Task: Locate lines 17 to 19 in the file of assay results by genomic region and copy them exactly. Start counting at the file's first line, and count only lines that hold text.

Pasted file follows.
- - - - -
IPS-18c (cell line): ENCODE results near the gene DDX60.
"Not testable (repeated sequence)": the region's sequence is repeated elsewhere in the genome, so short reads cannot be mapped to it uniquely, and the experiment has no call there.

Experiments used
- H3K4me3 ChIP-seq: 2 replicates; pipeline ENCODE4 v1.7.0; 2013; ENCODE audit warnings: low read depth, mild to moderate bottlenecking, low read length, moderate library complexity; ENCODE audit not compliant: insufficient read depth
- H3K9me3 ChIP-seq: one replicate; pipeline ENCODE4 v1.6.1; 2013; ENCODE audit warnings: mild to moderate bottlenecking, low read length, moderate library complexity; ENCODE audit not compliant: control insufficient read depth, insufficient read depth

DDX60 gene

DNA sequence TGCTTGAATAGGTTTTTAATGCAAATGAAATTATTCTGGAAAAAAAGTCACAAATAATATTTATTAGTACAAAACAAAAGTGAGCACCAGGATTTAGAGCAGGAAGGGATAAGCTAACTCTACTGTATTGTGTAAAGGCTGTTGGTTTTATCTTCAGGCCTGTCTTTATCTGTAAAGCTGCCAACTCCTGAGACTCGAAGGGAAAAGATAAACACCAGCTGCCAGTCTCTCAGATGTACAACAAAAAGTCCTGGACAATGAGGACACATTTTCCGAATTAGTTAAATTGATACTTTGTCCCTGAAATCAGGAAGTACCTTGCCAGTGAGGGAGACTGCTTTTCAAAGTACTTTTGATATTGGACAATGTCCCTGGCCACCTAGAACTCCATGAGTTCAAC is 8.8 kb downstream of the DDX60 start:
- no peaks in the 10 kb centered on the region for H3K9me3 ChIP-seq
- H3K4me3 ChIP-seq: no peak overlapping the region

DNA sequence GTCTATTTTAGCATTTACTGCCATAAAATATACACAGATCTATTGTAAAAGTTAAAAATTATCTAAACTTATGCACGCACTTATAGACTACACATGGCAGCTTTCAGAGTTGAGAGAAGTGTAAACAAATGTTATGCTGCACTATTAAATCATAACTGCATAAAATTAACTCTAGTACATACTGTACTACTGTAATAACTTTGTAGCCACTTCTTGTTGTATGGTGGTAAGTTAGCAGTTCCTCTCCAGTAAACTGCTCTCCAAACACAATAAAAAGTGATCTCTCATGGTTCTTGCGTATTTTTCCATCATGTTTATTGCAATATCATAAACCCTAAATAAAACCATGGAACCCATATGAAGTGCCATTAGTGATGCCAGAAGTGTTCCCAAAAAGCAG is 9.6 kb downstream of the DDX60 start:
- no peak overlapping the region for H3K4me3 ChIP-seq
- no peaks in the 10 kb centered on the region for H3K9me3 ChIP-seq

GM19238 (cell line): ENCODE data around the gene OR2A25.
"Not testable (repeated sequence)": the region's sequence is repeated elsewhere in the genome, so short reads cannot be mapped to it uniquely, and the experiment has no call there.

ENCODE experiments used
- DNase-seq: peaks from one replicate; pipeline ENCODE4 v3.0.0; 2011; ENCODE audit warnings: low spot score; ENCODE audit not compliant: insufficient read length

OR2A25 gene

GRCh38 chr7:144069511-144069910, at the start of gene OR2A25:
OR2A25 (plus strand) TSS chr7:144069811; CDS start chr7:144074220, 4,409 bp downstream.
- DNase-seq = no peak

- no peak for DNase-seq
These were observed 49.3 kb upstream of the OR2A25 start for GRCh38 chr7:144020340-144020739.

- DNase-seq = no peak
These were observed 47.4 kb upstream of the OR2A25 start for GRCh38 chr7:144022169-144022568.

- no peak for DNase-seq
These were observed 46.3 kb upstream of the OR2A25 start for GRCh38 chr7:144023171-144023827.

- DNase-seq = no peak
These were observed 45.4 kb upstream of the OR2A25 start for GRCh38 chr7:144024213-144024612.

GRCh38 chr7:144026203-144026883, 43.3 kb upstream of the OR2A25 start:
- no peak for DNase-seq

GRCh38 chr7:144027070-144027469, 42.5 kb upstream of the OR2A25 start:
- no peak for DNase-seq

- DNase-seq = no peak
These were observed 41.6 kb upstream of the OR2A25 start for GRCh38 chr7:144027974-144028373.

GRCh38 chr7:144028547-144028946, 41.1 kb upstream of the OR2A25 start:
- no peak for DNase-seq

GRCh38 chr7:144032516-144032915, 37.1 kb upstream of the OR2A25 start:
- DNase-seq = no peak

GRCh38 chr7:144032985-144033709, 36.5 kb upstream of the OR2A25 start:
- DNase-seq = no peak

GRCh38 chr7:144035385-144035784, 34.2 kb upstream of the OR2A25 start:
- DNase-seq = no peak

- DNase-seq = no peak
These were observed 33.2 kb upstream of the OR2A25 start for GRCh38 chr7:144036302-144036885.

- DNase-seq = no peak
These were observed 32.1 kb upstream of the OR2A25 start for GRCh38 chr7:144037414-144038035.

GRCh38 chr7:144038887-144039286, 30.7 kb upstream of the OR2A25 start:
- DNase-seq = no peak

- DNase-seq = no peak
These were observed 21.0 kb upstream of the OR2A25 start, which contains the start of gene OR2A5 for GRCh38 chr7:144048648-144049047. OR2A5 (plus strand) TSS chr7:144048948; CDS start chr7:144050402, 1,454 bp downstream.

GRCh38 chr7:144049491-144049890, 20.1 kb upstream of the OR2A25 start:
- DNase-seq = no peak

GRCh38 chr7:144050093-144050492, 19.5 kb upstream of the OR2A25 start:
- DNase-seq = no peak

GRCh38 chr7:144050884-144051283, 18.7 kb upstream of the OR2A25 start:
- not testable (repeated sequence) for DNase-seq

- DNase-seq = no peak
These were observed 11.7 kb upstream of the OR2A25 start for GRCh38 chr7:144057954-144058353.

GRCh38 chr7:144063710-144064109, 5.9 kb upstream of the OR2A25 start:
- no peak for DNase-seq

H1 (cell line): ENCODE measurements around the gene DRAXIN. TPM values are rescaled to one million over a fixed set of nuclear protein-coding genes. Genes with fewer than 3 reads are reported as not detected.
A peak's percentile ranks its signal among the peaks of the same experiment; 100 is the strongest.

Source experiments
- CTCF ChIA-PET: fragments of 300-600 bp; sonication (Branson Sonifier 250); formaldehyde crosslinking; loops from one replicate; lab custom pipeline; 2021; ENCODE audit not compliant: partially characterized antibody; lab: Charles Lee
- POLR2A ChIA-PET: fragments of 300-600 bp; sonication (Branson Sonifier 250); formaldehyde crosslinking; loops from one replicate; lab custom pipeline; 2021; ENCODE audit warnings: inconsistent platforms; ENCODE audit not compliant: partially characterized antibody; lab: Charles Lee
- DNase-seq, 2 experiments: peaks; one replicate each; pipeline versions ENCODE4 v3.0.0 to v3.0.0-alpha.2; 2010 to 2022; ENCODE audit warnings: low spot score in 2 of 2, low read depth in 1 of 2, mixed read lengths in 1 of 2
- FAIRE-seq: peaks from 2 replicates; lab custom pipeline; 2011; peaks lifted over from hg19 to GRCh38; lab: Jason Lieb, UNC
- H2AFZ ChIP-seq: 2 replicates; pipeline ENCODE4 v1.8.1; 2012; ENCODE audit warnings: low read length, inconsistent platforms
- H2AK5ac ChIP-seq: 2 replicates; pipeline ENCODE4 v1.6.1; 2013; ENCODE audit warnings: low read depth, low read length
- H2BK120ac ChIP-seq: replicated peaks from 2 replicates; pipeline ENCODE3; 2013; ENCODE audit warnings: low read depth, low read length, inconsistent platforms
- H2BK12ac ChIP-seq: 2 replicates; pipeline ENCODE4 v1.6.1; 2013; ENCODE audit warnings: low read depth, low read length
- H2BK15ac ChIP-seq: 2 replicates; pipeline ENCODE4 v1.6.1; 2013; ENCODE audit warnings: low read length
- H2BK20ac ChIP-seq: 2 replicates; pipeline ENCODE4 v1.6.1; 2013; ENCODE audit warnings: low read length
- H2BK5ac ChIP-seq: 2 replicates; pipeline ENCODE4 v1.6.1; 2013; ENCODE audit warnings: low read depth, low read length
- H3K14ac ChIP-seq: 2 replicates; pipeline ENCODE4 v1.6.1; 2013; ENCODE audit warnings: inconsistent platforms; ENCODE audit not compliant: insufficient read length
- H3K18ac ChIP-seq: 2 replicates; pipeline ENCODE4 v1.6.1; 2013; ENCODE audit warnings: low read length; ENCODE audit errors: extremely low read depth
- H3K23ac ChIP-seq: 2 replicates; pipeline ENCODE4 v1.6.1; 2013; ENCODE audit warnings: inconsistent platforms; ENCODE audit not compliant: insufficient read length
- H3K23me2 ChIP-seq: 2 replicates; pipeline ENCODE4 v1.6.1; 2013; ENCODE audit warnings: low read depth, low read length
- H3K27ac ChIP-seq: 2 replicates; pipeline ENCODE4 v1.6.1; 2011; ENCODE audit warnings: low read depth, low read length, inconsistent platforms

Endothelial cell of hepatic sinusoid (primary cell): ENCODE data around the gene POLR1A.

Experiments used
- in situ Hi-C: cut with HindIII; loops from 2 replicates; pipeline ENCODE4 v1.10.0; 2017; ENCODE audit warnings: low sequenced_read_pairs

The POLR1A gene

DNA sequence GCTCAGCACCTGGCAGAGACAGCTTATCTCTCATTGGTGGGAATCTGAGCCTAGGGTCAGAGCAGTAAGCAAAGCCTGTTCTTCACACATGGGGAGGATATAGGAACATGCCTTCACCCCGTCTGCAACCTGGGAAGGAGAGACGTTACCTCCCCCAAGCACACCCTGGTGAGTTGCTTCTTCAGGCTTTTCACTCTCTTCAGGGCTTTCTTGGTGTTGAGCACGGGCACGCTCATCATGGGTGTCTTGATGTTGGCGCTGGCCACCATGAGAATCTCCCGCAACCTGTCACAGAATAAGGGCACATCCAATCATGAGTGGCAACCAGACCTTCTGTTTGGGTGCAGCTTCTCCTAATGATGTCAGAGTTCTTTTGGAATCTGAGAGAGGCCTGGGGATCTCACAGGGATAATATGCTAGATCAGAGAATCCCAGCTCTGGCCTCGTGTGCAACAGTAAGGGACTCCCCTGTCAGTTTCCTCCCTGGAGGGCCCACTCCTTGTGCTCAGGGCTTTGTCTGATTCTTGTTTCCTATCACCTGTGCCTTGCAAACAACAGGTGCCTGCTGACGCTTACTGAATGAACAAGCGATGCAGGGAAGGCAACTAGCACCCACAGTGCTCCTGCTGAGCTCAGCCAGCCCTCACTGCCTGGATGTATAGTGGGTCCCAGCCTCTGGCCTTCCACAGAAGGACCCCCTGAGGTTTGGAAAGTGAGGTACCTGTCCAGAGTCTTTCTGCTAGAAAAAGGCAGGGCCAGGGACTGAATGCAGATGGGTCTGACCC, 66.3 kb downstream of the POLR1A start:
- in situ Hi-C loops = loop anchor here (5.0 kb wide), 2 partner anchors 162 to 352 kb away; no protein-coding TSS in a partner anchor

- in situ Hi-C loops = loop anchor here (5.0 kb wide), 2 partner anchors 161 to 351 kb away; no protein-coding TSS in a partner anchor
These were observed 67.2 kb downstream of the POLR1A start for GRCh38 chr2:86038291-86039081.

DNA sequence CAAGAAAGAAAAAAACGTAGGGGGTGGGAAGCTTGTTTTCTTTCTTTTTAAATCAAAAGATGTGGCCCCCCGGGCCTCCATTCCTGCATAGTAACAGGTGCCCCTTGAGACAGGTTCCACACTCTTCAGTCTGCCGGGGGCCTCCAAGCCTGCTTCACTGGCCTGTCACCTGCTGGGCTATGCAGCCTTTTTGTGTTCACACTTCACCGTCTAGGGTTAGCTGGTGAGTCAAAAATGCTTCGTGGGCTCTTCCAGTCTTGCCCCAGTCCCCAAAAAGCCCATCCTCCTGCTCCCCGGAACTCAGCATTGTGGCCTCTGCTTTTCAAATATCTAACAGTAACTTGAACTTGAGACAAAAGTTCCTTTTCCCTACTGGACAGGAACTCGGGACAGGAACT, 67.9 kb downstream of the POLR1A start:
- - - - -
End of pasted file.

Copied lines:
OR2A25 gene

GRCh38 chr7:144069511-144069910, at the start of gene OR2A25:
OR2A25 (plus strand) TSS chr7:144069811; CDS start chr7:144074220, 4,409 bp downstream.